A changing landscape
Anthem didn’t receive a contract renewal in May, and filed a lawsuit citing flaws in bid evaluations and other issues. A Franklin Circuit Court judge in late October ordered the state to include Anthem as a sixth contract provider, and CHFS said on Oct. 28 it will comply. Anthem representatives declined further comment.
Passport Health Plan, whose majority owner is Virginia-based Evolent Health Inc., also didn’t receive a seat at Kentucky’s MCO table this time after serving as a MCO for Kentucky for more than 20 years. When the decision was released in late 2019, Passport was in the midst of constructing a new $100 million headquarters facility in West Louisville at the intersection of 18th and Broadway.
In July 2020, it was announced Passport’s Medicaid and dual-eligible (both Medicare and Medicaid) businesses would be purchased by Long Beach, Calif.-based Molina Healthcare for about $20 million in a deal that closed September 1. Molina acquired the Passport name and agreed to keep about 500 Kentucky-based Passport and Evolent Health employees.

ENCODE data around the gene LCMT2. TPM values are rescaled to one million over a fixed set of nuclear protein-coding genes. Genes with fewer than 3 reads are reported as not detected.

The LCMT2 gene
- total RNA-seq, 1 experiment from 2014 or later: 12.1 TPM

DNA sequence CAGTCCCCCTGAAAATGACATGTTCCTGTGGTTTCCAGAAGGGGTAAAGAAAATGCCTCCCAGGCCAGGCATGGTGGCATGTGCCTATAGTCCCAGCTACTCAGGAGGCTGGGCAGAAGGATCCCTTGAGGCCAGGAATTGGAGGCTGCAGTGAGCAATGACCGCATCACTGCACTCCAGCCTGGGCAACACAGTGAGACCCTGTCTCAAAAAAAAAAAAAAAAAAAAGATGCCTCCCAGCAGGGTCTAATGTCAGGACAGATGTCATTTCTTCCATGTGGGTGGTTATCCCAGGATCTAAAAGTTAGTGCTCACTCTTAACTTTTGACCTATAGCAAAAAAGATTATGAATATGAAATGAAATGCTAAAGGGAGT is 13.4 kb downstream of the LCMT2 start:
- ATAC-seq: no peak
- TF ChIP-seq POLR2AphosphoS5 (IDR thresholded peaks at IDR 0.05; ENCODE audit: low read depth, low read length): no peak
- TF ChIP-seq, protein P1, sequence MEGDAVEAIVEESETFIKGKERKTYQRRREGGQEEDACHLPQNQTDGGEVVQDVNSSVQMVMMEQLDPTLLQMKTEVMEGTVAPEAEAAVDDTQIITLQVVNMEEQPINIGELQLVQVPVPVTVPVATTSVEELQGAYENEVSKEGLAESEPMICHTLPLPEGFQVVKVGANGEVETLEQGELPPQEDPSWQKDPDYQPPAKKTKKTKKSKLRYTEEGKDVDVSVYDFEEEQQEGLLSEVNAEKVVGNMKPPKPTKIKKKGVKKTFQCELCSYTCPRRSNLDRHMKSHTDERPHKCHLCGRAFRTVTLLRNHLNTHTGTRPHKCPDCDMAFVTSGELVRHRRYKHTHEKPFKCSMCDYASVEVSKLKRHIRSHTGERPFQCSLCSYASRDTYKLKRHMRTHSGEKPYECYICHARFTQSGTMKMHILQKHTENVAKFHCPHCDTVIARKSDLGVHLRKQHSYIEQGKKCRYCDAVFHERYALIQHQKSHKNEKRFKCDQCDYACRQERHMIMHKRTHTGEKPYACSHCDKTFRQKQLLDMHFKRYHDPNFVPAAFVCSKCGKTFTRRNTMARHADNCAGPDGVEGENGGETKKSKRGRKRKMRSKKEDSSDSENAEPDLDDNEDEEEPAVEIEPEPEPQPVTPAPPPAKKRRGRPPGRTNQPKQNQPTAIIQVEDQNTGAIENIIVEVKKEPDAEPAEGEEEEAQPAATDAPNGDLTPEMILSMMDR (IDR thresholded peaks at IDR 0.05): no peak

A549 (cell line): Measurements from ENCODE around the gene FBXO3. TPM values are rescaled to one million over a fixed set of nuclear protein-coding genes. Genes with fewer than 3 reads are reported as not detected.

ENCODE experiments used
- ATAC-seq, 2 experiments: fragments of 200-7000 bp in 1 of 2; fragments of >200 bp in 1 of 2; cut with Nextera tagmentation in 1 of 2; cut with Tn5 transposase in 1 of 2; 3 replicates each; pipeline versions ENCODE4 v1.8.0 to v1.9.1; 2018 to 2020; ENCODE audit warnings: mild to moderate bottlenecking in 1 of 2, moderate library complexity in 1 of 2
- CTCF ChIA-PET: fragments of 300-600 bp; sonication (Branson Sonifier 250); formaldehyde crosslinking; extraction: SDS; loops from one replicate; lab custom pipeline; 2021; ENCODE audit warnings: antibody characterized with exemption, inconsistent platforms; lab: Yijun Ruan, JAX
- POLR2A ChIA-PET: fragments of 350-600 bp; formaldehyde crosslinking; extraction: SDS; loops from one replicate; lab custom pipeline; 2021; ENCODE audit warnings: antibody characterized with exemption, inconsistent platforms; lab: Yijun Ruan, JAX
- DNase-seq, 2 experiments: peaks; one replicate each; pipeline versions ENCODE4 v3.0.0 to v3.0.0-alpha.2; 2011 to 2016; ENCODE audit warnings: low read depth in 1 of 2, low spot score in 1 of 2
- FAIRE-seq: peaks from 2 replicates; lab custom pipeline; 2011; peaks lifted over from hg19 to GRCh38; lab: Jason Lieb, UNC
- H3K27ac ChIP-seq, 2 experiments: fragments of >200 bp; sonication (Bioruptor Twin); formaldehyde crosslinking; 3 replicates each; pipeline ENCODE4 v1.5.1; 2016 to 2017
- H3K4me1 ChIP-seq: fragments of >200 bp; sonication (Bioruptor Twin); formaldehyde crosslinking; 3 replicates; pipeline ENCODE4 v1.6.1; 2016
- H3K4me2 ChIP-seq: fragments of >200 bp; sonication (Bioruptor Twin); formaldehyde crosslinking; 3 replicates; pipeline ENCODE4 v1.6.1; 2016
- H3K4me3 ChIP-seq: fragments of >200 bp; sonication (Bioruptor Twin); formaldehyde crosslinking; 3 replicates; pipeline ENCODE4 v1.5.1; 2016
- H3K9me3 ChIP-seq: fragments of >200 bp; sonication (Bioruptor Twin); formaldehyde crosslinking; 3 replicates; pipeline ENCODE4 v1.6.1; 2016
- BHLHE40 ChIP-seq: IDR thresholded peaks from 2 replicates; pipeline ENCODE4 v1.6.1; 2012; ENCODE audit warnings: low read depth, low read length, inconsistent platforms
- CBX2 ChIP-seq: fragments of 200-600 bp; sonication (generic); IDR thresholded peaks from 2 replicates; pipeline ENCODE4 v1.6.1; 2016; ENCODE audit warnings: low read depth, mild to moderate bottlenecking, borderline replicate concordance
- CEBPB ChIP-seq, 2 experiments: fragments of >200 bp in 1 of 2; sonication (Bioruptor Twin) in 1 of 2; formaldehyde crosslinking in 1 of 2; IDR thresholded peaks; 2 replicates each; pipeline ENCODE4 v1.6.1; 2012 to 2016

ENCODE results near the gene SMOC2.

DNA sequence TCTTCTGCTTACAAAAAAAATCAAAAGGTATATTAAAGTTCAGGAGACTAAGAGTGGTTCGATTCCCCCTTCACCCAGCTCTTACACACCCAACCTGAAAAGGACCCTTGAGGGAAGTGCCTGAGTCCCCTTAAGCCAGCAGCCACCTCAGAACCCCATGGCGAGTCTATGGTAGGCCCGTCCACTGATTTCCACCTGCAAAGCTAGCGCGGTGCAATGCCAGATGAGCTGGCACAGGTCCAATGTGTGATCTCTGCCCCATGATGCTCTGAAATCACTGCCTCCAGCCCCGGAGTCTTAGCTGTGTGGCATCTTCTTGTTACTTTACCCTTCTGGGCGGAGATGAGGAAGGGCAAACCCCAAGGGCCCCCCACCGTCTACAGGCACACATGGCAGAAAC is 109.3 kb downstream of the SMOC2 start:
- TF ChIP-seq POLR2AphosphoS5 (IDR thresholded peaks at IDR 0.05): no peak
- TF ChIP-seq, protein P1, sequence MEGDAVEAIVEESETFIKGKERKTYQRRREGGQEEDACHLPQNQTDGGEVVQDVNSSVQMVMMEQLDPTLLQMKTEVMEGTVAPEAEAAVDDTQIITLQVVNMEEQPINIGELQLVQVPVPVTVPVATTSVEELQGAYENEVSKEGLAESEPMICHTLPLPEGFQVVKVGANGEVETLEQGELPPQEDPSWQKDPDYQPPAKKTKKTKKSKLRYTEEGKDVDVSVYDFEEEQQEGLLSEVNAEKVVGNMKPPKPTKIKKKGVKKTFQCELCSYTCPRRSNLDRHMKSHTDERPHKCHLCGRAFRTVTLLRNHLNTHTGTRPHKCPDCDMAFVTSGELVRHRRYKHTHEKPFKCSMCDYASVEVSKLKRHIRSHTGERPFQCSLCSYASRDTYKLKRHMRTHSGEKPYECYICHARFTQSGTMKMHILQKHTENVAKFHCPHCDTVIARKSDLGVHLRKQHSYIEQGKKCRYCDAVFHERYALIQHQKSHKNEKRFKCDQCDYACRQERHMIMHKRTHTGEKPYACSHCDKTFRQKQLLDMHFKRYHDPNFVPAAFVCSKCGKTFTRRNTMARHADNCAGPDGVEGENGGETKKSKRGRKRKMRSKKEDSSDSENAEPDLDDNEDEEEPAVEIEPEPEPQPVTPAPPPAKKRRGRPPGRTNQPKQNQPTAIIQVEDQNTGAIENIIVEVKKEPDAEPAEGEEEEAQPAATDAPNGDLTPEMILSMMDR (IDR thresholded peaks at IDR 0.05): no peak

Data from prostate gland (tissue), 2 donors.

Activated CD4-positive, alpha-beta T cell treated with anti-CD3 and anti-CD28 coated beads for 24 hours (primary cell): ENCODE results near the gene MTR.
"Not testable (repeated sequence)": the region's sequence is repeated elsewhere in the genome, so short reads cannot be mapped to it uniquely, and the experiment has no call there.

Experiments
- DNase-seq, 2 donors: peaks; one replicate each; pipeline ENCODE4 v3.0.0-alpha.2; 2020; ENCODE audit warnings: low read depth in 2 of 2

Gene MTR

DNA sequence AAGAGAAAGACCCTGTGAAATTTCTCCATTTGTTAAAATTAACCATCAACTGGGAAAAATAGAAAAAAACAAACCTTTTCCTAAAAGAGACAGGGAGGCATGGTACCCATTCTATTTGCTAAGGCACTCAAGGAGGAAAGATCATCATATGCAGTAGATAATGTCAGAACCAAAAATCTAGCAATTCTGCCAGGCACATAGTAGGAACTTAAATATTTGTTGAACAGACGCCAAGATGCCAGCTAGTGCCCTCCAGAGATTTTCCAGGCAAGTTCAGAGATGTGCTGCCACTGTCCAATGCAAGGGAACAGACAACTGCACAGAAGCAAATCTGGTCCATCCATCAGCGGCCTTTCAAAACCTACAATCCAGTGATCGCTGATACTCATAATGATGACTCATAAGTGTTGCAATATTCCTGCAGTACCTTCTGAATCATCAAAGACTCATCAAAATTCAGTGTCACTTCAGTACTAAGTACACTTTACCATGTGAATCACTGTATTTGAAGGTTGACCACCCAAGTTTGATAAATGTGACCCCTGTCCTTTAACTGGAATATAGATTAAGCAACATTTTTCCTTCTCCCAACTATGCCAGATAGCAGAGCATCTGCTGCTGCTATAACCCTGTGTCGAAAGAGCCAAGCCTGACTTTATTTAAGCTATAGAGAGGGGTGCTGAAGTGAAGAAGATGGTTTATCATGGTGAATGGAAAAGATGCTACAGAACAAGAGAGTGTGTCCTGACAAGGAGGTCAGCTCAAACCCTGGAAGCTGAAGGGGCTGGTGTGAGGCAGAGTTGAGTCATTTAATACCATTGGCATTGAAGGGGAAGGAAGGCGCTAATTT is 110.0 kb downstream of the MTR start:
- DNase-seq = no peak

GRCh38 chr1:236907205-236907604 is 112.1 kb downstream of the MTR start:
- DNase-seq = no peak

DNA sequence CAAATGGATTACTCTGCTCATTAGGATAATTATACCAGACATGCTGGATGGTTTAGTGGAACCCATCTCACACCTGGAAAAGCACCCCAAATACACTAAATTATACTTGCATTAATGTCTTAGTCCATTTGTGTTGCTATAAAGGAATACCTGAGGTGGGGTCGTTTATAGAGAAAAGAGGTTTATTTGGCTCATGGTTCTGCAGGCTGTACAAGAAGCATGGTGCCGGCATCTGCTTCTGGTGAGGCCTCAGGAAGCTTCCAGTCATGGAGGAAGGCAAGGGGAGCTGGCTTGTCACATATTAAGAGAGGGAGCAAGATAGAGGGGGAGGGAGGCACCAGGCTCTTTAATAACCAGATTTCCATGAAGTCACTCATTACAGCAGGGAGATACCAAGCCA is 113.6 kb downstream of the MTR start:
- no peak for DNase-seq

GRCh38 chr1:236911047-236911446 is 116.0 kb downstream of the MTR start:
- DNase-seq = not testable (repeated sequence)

“Acquiring the operations as well as transferring over employees of Passport Health Plan provides us with a well-known brand in Kentucky and positions us well to compete even more effectively in the market,” Molina CEO and President Joe Zubretsky said in a news release. “We look forward to being able to achieve a major objective of this transaction, which is the continuity of care for Passport’s members.”
A company representative didn’t respond to additional requests for comments, but a Bloomberg report in late May said Molina’s plans included bringing more than 1,100 jobs to Kentucky, establishing its state headquarters and regional operations center in West Louisville, and creating a Molina Community Innovation Fund to provide more than $2.5 million over four years toward improving the health care experience for low-income populations.